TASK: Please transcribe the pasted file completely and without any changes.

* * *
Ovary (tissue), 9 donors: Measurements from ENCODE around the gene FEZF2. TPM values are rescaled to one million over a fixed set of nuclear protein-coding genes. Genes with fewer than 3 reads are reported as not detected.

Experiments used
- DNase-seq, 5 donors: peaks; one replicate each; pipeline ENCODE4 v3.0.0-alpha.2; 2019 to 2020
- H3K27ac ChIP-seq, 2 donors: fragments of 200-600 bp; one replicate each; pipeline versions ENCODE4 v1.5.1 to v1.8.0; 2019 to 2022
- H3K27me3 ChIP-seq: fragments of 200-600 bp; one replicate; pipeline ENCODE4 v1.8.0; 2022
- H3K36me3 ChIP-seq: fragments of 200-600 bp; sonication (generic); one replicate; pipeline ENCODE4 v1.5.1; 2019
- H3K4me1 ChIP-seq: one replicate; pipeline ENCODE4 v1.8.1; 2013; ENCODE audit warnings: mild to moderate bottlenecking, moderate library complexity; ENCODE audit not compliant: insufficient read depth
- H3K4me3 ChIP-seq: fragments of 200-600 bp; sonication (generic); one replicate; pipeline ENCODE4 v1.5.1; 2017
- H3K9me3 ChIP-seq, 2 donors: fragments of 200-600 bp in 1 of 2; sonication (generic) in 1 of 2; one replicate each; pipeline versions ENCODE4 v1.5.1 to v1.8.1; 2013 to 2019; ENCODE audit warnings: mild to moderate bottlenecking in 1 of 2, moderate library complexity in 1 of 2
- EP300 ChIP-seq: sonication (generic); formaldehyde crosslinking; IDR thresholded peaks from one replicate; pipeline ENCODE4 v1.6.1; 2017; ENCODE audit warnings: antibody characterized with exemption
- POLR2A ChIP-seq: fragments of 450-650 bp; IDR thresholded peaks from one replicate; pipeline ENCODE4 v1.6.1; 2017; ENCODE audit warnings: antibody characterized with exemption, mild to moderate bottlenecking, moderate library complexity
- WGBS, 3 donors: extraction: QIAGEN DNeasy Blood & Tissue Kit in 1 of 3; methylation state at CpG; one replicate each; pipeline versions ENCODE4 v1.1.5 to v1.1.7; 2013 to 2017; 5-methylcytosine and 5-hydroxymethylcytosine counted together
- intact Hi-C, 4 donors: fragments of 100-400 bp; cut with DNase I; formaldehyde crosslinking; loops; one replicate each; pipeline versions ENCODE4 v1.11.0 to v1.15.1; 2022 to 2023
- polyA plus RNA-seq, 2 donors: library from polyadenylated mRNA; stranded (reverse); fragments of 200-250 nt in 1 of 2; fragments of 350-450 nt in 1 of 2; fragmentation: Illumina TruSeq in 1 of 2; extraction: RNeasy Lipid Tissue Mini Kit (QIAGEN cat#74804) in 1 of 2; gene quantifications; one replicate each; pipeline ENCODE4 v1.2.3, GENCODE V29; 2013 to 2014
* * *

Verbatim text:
Ovary (tissue), 9 donors: Measurements from ENCODE around the gene FEZF2. TPM values are rescaled to one million over a fixed set of nuclear protein-coding genes. Genes with fewer than 3 reads are reported as not detected.

Experiments used
- DNase-seq, 5 donors: peaks; one replicate each; pipeline ENCODE4 v3.0.0-alpha.2; 2019 to 2020
- H3K27ac ChIP-seq, 2 donors: fragments of 200-600 bp; one replicate each; pipeline versions ENCODE4 v1.5.1 to v1.8.0; 2019 to 2022
- H3K27me3 ChIP-seq: fragments of 200-600 bp; one replicate; pipeline ENCODE4 v1.8.0; 2022
- H3K36me3 ChIP-seq: fragments of 200-600 bp; sonication (generic); one replicate; pipeline ENCODE4 v1.5.1; 2019
- H3K4me1 ChIP-seq: one replicate; pipeline ENCODE4 v1.8.1; 2013; ENCODE audit warnings: mild to moderate bottlenecking, moderate library complexity; ENCODE audit not compliant: insufficient read depth
- H3K4me3 ChIP-seq: fragments of 200-600 bp; sonication (generic); one replicate; pipeline ENCODE4 v1.5.1; 2017
- H3K9me3 ChIP-seq, 2 donors: fragments of 200-600 bp in 1 of 2; sonication (generic) in 1 of 2; one replicate each; pipeline versions ENCODE4 v1.5.1 to v1.8.1; 2013 to 2019; ENCODE audit warnings: mild to moderate bottlenecking in 1 of 2, moderate library complexity in 1 of 2
- EP300 ChIP-seq: sonication (generic); formaldehyde crosslinking; IDR thresholded peaks from one replicate; pipeline ENCODE4 v1.6.1; 2017; ENCODE audit warnings: antibody characterized with exemption
- POLR2A ChIP-seq: fragments of 450-650 bp; IDR thresholded peaks from one replicate; pipeline ENCODE4 v1.6.1; 2017; ENCODE audit warnings: antibody characterized with exemption, mild to moderate bottlenecking, moderate library complexity
- WGBS, 3 donors: extraction: QIAGEN DNeasy Blood & Tissue Kit in 1 of 3; methylation state at CpG; one replicate each; pipeline versions ENCODE4 v1.1.5 to v1.1.7; 2013 to 2017; 5-methylcytosine and 5-hydroxymethylcytosine counted together
- intact Hi-C, 4 donors: fragments of 100-400 bp; cut with DNase I; formaldehyde crosslinking; loops; one replicate each; pipeline versions ENCODE4 v1.11.0 to v1.15.1; 2022 to 2023
- polyA plus RNA-seq, 2 donors: library from polyadenylated mRNA; stranded (reverse); fragments of 200-250 nt in 1 of 2; fragments of 350-450 nt in 1 of 2; fragmentation: Illumina TruSeq in 1 of 2; extraction: RNeasy Lipid Tissue Mini Kit (QIAGEN cat#74804) in 1 of 2; gene quantifications; one replicate each; pipeline ENCODE4 v1.2.3, GENCODE V29; 2013 to 2014